I was the only one of the three kids in our family to go through K - 16 straight through.  My youngest brother went to several different "free" schools, including one started in Akron by a group of parents including my folks.  But I was a good student all the way through the regular ranks of rural all white public schooling.  The biggest diversity would be along religious lines of Protestant vs Catholic with maybe a couple of Jewish families as the minority population.

I liked reading, writing, science, social studies, drama and art from elementary school through college.  I hated math but I loved the cut out colorful felt ducks and rabbits on the felt board used to teach basic addition and subtraction.  In second grade, I attempted to avoid math by turning in blank sheets without a name on them when math homework was collected.  That tactic did not last very long. 

In fourth grade, I appeared on stage for the first time in a play.  I was First Mother in the chorus of Rip Van Winkle, a children's operetta.   I remember being in the cafeteria prior to the performance and looking around with great wonder and delight at my friends now magically transformed into dwarfs with beards and townfolk dressed in pre-Revolutionary war costume.

 In 5th grade, we had a teacher who liked to put us in groups to collaborate upon a variety of tasks.  This was revolutionary to me at that time.  The teacher, Miss Lyle, was young and energetic.  And she earned my undying devotion for putting us into groups to write, rehearse and perform a play based upon a historic event. I wrote and directed a play based upon a youth historic fiction book I had just read about Cleopatra, Queen of the Nile.  I made the fatal novice mistake of casting the most beautiful girl in the group as Cleopatra.  She could not remember her lines and our performance was a disaster.  It was one of the best learning experiences from elementary school.

I ended 6th grade with an F in math for the final 9 weeks.  Our teacher had vanished without explanation, whispers went around that he'd been removed from the classroom for inappropriate behavior.  We had a long term substitute and somehow for me paying attention to math got lost in the drama of all that was going on.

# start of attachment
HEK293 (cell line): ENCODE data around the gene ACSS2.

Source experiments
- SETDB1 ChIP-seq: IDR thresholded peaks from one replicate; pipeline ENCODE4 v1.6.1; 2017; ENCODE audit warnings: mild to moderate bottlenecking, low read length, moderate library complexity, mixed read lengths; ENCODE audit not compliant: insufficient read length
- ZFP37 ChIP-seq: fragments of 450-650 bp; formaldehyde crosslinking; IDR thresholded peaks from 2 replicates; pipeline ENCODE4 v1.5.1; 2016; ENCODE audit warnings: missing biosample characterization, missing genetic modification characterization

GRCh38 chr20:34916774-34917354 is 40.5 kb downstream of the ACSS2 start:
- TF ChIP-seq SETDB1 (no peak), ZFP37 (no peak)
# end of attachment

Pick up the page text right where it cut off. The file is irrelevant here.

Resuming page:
In middle school, I continued to explore various interests, reading a whole lot, drawing and sculpting with clay.  I began to experiment with group pranks for April Fools Day.  I also got into Shakespeare big time, going with my family to see so many memorable productions at the Lakewood Shakespeare Festival.  I was in a Christmas Play, but didn't get the lead angel -- that went to the girl who would become the high school valedictorian.  I directed my own adaptation of the last act in Hamlet in 8th grade.  Talked my English teacher into letting me cast it and rehearse it during lunch recess in an empty classroom.  We got to perform it for all the other English classes!   Clearly, directing was going to be a part of what I do on a regular basis.

High school could be an entire blog post by itself -- or not, depending upon what sort of a mood I am in.  High school was not a good time for me as I really didn't fit into the structure of it -- the great sorting into societal roles.  Suffice it to say at this time -- I continued to draw, write, sculpt, act and did well in English, Science, History, Latin and German.  Geometry was fun but Algebra was a misery.  I refused to take Algebra 2 and Calculus, signing up for Journalism and Typing instead, two classes that have served me well over my life time.

I must say that college was my best educational experience!  I started my freshman year majoring in visual art and supporting the Black United Students take over of Buchtel Hall, and ended that first year as a theatre major, camped out on Jackson field.  The campus was closed down and hundreds of students put up tents on the athletic field, camping out and mourning the deaths of students on the campus of Kent State University, some twenty minutes away from the University of Akron.  Those were heady days to be on a campus anywhere in the US. 

I am still very inclined toward radical philosophies of education.  I never set out to be a regular teacher in a public school.  I did find out quite early on while in college, that I enjoyed working with young actors and began teaching creative dramatics at summer camps at the Akron Urban League.  I've been doing similar work ever since, and getting better at it along the way!

That's the context, something Common Core doesn't want your child to be studying.  No context, nothing but the facts.  More will be forthcoming on how I developed my drama practices over time and how I use them today and how I expect they will be changed if the education reform madness continues.